Will the United States start using Israeli suicide drones?
It might, after Israeli defense company UVision teamed up with US defense giant Raytheon, to adapt the Israeli-designed Hero-30 remotely-operated loitering munition to US military requirements.
Now, both companies are jointly offering it to American infantry forces for use on future battlefields.
Yair Dubester, Director of UVision, told The Jerusalem Post on Tuesday that the Hero 30, if acquired by the US, would appear in potential future combat zones around the globe.
Unlike larger suicide drones, the Hero 30 is designed for individual soldier use. Each soldier can carry up to three.
The Hero 30 is the lightest member of its loitering munition family, and weighs just three kilograms. It carries a half kilogram warhead.
Launched from a canister using air pressure alone, it can fly on its electrical engine and wings for up to 30 minutes, before attacking a target like a missile.
During its launch, the munition does not leave behind a thermal or acoustic signature, Dubester said, adding that it sounds “like a champagne bottle being opened.”
The US realized the need for such weapons in Afghanistan and Iraq, Dubester said. “They concluded that without this, they don’t go to war,” he said.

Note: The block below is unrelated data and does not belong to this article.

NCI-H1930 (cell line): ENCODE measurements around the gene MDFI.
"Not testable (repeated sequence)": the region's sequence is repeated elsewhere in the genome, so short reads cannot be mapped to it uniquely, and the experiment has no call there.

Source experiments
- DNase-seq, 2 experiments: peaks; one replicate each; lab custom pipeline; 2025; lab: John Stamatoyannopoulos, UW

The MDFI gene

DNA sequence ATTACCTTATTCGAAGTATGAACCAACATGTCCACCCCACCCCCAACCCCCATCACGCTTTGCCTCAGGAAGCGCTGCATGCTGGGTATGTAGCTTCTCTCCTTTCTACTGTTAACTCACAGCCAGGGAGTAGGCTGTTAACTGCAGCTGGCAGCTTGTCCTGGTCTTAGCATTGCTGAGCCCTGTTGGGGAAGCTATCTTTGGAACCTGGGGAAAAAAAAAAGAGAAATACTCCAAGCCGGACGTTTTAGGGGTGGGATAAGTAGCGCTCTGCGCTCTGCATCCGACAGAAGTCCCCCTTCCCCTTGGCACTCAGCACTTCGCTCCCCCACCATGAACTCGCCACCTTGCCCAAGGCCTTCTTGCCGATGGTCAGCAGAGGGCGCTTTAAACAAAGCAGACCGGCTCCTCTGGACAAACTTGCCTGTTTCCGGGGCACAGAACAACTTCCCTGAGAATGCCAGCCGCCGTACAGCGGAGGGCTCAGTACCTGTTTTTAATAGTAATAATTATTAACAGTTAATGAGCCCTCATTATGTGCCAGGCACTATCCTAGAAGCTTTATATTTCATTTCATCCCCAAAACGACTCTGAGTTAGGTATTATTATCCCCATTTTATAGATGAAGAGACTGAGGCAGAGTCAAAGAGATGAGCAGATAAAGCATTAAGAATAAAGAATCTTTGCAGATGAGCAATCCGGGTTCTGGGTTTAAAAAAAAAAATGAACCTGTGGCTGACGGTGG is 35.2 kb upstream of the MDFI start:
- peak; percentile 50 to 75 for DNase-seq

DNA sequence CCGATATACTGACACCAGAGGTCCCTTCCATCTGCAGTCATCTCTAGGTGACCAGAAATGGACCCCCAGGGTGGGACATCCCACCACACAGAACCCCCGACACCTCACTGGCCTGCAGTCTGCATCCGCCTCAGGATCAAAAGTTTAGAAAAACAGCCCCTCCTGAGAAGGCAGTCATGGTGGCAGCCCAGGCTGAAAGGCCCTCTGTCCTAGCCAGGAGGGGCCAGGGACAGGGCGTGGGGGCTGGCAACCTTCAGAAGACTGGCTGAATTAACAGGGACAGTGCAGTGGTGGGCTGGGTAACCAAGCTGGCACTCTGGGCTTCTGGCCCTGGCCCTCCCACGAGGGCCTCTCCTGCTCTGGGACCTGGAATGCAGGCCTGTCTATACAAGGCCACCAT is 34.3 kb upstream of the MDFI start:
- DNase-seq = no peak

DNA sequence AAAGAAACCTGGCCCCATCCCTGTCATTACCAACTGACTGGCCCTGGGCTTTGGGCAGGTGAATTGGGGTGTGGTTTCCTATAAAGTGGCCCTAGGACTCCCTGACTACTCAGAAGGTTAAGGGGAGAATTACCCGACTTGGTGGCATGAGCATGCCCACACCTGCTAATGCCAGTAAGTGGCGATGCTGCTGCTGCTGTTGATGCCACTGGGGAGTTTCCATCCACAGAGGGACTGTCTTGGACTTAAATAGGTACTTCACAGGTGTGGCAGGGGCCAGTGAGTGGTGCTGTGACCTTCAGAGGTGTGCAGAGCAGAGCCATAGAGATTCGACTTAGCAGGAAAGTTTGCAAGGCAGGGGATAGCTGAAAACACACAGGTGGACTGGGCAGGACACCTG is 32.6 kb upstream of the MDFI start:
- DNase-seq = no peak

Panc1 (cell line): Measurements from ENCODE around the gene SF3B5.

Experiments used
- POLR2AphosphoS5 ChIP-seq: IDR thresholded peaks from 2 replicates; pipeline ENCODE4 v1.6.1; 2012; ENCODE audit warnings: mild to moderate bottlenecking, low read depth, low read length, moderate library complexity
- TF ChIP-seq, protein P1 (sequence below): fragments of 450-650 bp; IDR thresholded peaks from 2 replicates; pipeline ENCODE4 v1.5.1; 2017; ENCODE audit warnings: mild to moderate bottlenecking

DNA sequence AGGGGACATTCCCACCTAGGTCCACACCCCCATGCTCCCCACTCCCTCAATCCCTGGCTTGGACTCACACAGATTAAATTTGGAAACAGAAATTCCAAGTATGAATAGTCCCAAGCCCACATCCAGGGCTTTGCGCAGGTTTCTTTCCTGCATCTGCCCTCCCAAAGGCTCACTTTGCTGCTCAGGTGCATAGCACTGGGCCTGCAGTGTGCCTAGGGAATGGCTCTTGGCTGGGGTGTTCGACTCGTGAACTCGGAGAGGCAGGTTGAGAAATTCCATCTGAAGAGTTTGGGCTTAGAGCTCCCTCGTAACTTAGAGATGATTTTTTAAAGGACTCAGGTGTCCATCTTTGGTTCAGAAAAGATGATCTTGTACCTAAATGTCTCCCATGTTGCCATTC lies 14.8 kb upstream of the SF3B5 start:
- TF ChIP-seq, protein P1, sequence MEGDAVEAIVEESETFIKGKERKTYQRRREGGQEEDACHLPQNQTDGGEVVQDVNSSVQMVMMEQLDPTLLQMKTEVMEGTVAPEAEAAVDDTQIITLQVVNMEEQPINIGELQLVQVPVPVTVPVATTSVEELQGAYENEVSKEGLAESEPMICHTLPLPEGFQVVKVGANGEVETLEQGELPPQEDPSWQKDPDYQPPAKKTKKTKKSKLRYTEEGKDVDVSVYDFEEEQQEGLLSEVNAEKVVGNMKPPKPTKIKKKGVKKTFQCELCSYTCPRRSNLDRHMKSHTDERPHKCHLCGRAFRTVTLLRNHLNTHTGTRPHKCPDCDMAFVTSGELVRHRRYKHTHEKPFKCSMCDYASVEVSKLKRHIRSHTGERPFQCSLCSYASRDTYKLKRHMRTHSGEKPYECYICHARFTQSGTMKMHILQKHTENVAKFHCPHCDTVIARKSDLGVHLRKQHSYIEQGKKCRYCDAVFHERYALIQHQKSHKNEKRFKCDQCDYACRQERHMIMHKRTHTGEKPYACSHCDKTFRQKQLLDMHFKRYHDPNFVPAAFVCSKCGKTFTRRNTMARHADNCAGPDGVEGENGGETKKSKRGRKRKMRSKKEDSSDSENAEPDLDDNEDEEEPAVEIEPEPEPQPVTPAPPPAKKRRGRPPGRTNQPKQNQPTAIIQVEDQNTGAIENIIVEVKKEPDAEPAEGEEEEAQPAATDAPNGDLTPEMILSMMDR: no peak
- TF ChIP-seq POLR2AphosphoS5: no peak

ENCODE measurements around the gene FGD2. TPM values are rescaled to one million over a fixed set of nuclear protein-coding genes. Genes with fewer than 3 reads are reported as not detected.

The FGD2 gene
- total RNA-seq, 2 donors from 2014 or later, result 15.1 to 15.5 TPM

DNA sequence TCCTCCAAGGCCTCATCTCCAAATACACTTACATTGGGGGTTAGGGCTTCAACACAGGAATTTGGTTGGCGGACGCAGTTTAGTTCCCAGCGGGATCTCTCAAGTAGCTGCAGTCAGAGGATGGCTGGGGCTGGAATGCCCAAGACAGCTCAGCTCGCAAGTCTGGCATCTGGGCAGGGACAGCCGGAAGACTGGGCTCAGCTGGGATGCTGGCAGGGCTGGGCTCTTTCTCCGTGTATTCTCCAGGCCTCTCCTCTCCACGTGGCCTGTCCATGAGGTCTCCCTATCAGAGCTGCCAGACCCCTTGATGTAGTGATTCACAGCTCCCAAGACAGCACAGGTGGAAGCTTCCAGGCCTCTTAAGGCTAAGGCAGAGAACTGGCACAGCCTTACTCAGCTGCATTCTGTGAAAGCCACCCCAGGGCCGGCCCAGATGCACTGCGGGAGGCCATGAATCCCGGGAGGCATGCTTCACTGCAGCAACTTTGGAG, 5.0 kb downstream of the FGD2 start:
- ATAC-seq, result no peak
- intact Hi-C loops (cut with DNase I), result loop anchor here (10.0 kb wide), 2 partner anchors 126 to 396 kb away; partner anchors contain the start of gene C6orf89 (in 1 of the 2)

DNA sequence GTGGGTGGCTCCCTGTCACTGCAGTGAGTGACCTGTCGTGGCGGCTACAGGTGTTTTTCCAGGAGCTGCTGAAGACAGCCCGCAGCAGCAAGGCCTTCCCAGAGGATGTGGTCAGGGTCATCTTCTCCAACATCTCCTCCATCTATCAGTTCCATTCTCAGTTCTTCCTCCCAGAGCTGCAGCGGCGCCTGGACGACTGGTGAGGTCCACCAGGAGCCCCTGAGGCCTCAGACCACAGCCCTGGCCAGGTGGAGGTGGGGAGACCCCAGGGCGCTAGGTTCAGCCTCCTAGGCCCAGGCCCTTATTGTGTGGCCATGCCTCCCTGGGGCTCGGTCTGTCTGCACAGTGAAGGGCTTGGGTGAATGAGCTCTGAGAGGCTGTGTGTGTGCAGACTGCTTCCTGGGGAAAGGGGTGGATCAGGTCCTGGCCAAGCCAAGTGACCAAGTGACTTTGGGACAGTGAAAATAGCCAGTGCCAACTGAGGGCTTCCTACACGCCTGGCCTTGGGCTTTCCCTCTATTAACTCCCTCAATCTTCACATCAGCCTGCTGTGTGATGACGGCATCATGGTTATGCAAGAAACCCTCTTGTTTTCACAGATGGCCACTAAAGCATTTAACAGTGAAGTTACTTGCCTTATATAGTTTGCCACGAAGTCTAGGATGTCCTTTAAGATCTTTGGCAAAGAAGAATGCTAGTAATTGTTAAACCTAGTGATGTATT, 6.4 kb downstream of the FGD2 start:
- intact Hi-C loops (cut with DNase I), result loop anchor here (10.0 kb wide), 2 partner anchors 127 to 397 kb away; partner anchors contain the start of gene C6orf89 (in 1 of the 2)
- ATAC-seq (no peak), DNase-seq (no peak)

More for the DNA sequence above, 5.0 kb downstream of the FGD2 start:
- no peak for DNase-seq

Past products looked more like planes, and attacked at relatively shallow angles. They served American special forces.
Now, the US army is about to open a tender for Lethal Miniature Aerial Missile Systems (LMAMS), Dubester said, as part of a plan to make such weapons, small, extremely accurate to avoid friendly fire, and accessible to all infantry soldiers.
“Through past sales, which I can’t detail, we recognized their awareness to these products. Raytheon then linked up with us,” Dubester said. The Hero 30 “take off like a missile and flies like a drone.
It can carry out day and night surveillance like a drone. When it finds a target, it can attack from above, or behind,” Dubester said. “The hard part was teaching a missile to fly like a plane,” he added, referring to the system’s wings, which enable it to loiter and search for targets.
Should the US buy the munition, it would represent the closing of a long circle, which began when the US purchased Israel Aerospace Industry’s Pioneer and Hunter drones in the 1980s and 1990s, before producing American-made platforms.
“The systems they use today still have Israeli DNA,” Dubester said, adding that IAI was linked to the development of the infamous predator drone.
In a statement released in recent days, Raytheon said that “the adapted system will meet the U.S. Army’s requirement for Lethal Miniature Aerial Missile Systems.”